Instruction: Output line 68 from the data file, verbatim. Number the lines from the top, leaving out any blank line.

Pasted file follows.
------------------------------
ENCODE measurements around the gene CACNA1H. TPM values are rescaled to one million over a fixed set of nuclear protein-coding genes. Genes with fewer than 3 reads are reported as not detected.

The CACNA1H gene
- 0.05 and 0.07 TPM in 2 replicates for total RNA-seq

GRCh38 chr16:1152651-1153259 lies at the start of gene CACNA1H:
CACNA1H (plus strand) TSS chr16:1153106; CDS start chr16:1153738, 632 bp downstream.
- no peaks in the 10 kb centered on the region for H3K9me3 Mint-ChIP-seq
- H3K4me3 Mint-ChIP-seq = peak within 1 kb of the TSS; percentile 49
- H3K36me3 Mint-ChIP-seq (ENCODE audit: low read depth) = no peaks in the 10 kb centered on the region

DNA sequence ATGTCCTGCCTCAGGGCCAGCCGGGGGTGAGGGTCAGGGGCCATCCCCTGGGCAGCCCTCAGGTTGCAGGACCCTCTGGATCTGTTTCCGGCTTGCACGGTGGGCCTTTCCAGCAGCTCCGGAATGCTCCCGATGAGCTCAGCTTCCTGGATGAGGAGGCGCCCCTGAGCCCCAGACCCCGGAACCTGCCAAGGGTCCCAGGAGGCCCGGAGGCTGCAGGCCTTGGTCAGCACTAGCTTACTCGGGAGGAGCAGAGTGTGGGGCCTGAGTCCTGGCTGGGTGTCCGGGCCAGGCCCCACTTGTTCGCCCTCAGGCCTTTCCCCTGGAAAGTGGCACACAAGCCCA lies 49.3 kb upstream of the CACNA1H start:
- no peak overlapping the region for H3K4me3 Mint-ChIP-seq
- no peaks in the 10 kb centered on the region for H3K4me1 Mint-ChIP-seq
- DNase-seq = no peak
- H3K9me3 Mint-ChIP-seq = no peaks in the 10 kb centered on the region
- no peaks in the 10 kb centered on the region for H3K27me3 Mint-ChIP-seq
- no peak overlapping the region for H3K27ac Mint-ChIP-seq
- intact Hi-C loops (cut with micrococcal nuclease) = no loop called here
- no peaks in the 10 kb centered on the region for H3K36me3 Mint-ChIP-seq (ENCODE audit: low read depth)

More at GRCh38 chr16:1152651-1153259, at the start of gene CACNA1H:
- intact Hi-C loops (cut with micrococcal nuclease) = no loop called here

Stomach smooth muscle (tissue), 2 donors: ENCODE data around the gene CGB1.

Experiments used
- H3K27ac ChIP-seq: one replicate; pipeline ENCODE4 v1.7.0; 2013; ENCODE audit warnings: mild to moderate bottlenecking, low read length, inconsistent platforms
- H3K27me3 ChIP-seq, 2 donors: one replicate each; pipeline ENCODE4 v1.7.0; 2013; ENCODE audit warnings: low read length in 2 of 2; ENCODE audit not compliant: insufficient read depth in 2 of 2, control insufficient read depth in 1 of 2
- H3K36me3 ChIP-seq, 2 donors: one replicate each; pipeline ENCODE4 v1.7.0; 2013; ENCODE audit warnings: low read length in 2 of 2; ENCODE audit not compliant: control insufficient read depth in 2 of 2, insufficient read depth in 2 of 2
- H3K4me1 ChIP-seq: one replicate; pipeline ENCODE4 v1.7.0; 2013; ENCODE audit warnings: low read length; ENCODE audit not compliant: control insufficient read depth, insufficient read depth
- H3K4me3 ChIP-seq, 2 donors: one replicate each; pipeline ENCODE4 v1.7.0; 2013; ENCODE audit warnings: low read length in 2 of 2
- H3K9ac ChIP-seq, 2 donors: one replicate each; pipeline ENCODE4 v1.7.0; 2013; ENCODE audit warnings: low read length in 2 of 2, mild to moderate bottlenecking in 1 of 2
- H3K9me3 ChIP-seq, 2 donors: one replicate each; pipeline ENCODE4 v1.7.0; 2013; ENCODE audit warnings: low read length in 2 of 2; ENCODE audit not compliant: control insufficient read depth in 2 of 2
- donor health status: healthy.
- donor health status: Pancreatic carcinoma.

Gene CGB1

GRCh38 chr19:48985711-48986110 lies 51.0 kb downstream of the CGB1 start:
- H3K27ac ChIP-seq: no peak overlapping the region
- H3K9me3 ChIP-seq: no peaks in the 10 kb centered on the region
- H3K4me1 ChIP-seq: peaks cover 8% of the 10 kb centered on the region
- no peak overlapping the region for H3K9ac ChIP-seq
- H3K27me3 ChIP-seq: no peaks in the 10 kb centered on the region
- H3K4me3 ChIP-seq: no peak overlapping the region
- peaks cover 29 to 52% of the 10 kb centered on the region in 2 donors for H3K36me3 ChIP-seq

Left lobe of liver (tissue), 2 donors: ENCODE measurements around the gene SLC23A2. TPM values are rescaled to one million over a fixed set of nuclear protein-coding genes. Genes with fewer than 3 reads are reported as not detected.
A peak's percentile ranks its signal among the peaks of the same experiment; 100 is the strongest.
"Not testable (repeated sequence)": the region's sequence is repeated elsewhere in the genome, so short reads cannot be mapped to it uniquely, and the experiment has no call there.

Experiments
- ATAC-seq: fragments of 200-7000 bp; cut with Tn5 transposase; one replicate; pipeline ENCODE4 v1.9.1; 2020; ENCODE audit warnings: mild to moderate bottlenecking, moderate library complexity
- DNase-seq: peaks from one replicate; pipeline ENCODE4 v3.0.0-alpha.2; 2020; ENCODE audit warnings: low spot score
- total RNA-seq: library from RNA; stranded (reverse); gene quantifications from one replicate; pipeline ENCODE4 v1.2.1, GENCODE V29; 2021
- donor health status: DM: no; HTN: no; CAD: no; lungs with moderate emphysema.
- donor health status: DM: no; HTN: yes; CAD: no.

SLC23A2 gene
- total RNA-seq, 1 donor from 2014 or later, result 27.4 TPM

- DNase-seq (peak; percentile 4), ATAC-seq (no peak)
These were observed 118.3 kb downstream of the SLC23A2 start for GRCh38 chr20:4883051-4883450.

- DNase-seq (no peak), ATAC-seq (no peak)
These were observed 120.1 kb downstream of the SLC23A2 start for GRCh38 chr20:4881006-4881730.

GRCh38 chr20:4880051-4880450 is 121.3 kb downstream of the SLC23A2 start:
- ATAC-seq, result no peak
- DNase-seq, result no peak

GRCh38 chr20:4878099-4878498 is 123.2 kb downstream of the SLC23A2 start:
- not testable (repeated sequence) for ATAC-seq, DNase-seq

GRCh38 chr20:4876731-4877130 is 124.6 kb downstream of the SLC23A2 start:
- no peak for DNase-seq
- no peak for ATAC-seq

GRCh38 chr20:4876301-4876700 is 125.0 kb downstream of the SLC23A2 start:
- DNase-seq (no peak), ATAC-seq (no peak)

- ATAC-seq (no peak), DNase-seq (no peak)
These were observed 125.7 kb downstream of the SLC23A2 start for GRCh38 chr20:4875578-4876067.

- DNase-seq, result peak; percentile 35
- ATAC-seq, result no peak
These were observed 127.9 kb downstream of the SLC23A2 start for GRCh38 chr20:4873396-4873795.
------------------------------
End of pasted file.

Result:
- ATAC-seq, result no peak